Police Investigate Death Threat Against Border Researcher

Police are investigating a death threat made via Facebook over the weekend to “shoot the head of Sok Touch,” a high-profile academic conducting research into the government’s politically fraught work demarcating Cambodia’s border with Vietnam.

Posted to Mr. Touch’s Facebook page from the account of Sey Hu on Saturday, the message is accompanied by a photograph of a pistol laid down next to 10 neatly arranged bullets. The text below reads: “The gun is being kept to shoot the head of Sok Touch, the doctor with the dog brain, the doctor who changes history, the doctor who sold his brain to the Yuon,” a term for Vietnamese that can be considered derogatory.

Sok Touch speaks at the CNRP’s headquarters in Phnom Penh on August 10, during a ceremony in which the opposition party handed over its border maps. (Siv Channa/ The Cambodia Daily)
Sok Touch speaks at the CNRP’s headquarters in Phnom Penh on August 10, during a ceremony in which the opposition party handed over its border maps. (Siv Channa/The Cambodia Daily)

Mr. Touch, who has a Ph.D., heads the international relations institute at the state-run Royal Academy of Cambodia and was tasked by the government earlier this month with studying the maps being used to demarcate the Vietnamese border amid mounting claims by the opposition CNRP that the ruling CPP was ceding territory to Vietnam.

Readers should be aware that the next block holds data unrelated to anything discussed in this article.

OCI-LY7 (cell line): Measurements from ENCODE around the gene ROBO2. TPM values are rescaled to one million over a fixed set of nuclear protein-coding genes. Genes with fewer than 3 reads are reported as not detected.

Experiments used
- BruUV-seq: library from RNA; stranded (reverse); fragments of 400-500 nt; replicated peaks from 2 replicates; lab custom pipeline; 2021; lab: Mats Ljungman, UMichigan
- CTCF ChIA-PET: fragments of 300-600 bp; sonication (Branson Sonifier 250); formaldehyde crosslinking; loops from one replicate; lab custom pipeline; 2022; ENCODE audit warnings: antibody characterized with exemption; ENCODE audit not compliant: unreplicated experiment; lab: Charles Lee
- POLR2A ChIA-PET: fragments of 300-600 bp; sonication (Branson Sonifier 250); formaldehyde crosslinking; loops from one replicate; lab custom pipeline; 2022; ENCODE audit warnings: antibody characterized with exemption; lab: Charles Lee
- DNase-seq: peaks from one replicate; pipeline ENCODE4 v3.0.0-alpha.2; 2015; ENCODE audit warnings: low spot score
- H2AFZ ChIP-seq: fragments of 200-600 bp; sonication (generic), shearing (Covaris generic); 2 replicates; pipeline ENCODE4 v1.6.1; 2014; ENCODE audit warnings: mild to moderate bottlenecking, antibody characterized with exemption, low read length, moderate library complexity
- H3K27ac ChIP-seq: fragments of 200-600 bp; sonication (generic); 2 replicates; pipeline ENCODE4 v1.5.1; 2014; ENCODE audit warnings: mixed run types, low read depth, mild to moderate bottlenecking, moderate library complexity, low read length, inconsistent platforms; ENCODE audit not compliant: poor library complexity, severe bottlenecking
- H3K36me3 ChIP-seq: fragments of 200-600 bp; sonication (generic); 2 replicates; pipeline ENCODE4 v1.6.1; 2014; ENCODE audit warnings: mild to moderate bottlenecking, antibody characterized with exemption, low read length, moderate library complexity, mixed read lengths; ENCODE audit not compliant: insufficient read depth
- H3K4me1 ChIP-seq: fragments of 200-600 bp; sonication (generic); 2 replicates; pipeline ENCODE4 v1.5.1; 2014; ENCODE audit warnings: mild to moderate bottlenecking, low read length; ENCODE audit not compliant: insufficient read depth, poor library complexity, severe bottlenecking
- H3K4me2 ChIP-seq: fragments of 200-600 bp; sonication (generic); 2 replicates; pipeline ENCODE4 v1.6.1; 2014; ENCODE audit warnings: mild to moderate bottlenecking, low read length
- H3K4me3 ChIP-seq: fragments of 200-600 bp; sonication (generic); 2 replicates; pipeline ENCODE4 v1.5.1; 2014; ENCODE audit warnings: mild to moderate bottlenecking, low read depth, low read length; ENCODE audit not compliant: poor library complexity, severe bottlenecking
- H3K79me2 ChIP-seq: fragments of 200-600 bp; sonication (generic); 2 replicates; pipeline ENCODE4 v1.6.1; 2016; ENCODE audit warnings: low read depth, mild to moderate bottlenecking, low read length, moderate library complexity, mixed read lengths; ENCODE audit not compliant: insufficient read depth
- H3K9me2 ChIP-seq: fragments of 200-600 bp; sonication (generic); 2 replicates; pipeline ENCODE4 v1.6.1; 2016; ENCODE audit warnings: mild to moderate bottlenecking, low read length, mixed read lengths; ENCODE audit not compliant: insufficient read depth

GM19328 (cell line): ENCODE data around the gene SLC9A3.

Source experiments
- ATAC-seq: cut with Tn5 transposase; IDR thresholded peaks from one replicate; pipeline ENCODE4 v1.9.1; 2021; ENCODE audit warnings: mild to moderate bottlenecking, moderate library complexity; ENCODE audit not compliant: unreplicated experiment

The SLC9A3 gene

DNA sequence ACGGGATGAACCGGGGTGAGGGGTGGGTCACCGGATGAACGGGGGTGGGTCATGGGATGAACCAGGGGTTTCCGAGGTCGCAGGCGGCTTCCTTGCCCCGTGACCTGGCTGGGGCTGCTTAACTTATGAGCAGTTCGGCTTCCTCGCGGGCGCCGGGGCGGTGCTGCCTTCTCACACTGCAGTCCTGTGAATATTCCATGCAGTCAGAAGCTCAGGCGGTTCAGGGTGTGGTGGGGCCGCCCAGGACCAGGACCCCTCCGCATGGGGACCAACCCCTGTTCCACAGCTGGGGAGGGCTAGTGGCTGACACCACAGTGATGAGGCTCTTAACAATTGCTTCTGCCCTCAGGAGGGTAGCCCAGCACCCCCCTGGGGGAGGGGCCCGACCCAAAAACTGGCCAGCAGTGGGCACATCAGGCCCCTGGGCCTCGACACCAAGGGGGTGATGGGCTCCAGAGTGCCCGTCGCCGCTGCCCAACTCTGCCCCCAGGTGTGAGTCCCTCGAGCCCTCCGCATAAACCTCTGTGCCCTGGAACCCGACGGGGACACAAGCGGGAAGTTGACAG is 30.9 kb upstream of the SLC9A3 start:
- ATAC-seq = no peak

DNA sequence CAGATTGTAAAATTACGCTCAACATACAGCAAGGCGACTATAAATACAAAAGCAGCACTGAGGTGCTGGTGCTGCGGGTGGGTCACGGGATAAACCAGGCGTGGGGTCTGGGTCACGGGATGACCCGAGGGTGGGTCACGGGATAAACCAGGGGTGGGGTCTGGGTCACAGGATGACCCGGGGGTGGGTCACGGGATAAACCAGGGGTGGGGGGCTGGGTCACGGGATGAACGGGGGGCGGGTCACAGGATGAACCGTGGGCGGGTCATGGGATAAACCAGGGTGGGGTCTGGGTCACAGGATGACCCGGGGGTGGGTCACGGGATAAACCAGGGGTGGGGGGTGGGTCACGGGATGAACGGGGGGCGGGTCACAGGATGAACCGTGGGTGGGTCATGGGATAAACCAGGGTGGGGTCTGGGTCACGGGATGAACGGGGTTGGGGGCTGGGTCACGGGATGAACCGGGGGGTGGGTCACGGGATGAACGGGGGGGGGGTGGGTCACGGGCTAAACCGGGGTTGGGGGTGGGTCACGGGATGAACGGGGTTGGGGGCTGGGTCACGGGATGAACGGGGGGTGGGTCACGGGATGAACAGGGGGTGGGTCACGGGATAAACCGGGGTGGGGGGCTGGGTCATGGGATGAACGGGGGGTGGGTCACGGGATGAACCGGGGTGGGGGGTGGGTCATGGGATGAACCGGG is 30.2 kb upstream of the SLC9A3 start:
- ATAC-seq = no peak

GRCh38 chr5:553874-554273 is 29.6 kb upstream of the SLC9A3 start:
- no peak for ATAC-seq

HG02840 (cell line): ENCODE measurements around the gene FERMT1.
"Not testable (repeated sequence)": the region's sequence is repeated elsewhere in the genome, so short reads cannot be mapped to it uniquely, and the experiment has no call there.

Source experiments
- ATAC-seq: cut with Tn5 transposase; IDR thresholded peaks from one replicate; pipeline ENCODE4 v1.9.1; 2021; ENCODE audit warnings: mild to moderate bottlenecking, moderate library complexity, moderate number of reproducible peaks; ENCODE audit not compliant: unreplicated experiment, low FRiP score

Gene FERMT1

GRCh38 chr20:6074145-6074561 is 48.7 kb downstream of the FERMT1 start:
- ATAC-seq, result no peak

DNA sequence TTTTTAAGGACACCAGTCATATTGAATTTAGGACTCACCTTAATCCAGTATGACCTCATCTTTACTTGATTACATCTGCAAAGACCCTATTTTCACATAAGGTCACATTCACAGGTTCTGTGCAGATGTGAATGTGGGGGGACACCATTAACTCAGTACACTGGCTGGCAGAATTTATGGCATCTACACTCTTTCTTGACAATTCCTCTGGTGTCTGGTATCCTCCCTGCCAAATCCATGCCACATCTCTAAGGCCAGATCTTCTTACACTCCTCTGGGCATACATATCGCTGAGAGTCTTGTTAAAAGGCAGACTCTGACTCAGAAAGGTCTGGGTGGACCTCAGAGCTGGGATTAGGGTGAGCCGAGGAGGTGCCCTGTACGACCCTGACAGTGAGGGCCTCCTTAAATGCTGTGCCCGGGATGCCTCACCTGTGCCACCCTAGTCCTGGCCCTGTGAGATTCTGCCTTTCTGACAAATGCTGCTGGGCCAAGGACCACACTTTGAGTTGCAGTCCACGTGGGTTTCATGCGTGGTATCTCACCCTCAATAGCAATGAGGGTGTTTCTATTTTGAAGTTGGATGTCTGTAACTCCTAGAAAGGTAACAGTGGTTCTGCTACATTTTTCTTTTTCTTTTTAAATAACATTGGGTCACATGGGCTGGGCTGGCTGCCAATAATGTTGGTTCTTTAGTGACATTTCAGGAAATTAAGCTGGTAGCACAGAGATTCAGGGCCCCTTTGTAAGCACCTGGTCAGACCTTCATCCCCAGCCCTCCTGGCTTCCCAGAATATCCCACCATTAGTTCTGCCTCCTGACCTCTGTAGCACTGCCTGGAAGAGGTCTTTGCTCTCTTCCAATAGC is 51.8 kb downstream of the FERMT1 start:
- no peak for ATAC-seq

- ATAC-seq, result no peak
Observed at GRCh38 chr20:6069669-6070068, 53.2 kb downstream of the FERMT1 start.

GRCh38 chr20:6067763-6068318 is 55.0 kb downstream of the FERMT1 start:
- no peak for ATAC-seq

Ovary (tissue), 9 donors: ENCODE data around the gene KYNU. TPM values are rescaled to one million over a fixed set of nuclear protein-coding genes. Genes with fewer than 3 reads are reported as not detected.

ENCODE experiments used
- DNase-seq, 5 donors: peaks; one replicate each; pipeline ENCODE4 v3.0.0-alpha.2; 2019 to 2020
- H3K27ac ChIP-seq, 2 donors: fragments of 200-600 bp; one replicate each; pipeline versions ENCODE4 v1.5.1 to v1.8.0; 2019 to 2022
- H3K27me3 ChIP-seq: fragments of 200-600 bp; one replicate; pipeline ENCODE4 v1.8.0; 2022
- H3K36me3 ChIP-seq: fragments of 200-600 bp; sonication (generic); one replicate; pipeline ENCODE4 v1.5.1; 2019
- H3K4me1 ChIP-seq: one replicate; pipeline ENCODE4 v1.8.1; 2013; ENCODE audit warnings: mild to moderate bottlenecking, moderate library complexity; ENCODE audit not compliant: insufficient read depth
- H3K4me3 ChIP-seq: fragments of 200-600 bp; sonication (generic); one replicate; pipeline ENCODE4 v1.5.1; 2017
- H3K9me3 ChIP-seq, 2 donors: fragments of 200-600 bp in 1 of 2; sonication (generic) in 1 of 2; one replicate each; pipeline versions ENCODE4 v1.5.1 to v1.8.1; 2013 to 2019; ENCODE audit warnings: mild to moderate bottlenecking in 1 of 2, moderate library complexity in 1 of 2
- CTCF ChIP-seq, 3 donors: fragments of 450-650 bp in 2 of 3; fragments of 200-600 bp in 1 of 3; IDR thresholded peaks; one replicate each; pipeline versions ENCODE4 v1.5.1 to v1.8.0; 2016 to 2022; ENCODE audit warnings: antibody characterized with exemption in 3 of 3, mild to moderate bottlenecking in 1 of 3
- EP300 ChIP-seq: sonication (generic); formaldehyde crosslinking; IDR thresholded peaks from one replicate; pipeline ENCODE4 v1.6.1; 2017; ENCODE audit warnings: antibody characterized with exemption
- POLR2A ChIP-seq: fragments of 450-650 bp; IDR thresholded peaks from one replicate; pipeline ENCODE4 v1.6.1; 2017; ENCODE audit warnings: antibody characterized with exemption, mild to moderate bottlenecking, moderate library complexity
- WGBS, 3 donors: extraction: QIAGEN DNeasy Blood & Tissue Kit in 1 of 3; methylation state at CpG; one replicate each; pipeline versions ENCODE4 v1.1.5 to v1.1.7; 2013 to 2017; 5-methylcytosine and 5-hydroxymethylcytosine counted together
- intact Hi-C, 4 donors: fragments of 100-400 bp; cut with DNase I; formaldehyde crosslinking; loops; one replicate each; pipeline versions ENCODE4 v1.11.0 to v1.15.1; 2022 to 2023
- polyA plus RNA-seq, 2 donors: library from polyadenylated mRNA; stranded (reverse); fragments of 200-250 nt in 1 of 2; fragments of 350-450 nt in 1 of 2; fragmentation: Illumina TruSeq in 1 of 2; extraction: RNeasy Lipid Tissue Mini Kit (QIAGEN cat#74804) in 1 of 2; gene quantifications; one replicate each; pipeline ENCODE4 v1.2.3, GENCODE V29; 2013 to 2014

Since taking up the task, his public comments on the matter have been in line with the government’s claims that its work on the border has been beyond reproach.

On Sunday, Mr. Touch said he also received the threat via the Internet messaging service Viber on Saturday. He said he had received a few threats through Viber in the past month, but that Saturday’s was the most serious.

“Since I started working on the border issue, some people have threatened to kill me a few times. But I was not concerned about the threats because they just threatened me through Viber,” he said. “But I think the threat this time is very serious for me because they posted a picture of a gun and bullets.”

“I think the threats probably involve a group of people because they cannot resist me by using the law,” he added. “These people have threatened me because they want me to walk away from my research on the border.”

Mr. Touch said he was outside of Phnom Penh, but declined to specify where.

He said the threats would not deter his work.

“I am not worried about the threats because I have done nothing wrong; I do everything for the nation,” he said. “I will not hesitate to continue the research, and I am determined to find the truth about the government’s work.”

Mr. Touch said he had not filed a complaint with police, but that officers came to question him anyway after learning about the threats through local media.

National Police spokesman Kirth Chantharith declined to comment on its progress investigating the threats.

“Our authorities already received information about the threats to kill Mr. Sok Touch and we are investigating the case,” he said.

Sey Hu’s Facebook page states that he is an engineering student at Sripatum University in Bangkok. A message requesting comment went unanswered.


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